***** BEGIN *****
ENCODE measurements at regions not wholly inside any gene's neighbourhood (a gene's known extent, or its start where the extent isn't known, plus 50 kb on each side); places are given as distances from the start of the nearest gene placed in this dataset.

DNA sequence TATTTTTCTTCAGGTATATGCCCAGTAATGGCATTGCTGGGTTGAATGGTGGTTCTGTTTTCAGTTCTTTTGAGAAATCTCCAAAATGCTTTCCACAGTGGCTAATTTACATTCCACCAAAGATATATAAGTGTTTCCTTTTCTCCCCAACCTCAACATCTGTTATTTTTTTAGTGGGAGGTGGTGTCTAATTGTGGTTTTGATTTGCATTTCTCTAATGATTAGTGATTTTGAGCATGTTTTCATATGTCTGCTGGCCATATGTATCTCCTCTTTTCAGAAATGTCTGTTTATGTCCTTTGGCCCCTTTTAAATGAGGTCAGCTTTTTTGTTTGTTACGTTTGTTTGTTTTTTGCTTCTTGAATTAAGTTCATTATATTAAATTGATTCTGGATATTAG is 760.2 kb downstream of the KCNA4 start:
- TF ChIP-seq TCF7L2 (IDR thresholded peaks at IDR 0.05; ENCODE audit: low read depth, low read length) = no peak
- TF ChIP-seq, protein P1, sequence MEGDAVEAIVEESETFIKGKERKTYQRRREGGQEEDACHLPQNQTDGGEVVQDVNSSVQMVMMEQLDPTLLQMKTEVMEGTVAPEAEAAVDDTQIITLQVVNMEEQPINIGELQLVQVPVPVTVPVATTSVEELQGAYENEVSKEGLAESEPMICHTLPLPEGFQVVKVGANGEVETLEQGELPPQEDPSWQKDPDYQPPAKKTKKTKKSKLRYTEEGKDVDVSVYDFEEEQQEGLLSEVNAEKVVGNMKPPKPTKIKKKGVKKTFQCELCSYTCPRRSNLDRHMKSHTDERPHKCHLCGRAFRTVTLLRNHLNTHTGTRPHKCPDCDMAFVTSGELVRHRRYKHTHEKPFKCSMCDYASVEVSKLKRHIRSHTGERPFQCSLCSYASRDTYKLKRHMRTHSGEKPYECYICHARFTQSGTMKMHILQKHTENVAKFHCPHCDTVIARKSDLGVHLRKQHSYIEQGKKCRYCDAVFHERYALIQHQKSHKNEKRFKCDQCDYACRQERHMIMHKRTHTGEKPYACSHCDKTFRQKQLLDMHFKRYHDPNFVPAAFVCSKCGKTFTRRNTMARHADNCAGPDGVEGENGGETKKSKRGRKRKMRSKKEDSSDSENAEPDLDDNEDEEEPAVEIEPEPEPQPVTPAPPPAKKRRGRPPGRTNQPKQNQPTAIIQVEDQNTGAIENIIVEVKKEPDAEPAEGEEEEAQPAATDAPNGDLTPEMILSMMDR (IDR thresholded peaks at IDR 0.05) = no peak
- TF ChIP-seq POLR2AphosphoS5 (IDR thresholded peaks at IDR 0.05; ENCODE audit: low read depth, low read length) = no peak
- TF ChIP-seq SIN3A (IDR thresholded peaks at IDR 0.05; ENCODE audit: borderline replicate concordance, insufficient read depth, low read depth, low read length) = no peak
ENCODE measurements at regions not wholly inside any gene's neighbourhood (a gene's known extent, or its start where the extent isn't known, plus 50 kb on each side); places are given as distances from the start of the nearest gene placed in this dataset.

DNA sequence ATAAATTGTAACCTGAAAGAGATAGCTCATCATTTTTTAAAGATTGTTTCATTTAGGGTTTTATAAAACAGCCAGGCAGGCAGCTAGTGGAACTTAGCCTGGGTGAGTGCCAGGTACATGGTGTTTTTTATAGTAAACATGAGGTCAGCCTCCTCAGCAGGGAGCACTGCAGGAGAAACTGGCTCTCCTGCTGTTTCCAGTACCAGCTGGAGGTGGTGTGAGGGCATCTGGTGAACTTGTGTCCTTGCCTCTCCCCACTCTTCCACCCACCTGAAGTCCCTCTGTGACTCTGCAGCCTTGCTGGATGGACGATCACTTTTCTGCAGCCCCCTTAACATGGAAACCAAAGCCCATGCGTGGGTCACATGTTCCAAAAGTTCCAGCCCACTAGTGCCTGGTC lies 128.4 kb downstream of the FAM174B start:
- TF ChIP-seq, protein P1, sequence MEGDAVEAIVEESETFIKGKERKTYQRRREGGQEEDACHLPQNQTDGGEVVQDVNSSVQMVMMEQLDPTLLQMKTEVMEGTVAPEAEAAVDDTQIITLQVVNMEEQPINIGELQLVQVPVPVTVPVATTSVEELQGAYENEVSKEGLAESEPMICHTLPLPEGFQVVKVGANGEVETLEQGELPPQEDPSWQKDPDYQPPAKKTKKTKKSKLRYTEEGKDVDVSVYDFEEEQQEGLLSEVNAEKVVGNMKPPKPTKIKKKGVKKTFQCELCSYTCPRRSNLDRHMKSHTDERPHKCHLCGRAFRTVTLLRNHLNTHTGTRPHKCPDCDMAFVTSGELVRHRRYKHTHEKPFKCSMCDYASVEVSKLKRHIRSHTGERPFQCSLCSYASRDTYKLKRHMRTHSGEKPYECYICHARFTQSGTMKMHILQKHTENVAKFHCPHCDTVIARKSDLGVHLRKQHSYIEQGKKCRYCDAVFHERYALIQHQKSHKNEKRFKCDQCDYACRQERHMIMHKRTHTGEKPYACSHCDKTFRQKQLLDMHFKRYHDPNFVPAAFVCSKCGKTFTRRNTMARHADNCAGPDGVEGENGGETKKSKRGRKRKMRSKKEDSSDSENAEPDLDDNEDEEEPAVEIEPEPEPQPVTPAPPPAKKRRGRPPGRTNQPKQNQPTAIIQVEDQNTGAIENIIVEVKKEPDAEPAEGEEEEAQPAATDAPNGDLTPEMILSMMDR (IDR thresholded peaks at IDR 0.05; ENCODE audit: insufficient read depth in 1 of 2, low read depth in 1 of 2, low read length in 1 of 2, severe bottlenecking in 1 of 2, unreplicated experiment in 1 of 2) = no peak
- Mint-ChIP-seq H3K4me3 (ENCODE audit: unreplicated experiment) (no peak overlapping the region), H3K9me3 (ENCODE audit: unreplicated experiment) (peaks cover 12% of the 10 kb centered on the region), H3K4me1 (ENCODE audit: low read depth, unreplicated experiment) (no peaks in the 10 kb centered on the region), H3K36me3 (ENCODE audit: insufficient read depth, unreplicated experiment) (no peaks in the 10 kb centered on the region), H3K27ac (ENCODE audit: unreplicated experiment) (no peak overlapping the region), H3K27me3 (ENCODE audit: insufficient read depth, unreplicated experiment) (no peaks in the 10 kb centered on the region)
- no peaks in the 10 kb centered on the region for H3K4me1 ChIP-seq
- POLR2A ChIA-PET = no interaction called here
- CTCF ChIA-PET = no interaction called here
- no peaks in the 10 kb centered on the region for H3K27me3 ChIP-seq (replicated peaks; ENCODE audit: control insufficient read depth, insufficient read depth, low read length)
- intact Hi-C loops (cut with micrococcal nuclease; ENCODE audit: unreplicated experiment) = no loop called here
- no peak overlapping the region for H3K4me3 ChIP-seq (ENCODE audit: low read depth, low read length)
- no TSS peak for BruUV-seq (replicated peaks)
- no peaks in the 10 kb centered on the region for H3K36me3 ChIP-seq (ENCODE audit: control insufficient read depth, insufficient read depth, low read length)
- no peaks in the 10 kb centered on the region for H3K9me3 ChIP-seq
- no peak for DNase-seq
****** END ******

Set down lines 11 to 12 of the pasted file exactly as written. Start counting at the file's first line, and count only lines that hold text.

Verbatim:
- no peaks in the 10 kb centered on the region for H3K4me1 ChIP-seq
- POLR2A ChIA-PET = no interaction called here